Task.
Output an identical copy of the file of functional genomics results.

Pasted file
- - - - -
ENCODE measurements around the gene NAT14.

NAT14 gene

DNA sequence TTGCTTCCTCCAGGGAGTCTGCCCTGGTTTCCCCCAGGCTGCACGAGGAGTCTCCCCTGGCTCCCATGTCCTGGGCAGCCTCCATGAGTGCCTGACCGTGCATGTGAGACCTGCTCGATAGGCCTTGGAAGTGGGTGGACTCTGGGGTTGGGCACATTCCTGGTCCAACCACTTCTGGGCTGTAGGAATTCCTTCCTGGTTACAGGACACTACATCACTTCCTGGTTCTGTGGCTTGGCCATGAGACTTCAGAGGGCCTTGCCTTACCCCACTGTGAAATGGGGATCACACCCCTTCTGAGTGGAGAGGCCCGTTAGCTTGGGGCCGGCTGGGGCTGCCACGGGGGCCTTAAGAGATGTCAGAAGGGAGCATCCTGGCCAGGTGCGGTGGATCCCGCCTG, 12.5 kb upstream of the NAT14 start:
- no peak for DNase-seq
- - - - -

ENCODE measurements around the gene NAT14.

NAT14 gene

DNA sequence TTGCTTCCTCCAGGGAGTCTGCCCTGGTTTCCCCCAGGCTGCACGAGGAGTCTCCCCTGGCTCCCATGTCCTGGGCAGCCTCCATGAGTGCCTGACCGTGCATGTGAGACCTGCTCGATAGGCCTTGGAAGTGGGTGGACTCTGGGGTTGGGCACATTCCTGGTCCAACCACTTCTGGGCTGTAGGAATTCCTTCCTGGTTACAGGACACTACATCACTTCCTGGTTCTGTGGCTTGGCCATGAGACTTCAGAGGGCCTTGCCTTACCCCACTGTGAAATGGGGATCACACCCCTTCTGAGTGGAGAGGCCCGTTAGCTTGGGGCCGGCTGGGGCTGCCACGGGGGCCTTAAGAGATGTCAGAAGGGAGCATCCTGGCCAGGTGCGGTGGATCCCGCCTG, 12.5 kb upstream of the NAT14 start:
- no peak for DNase-seq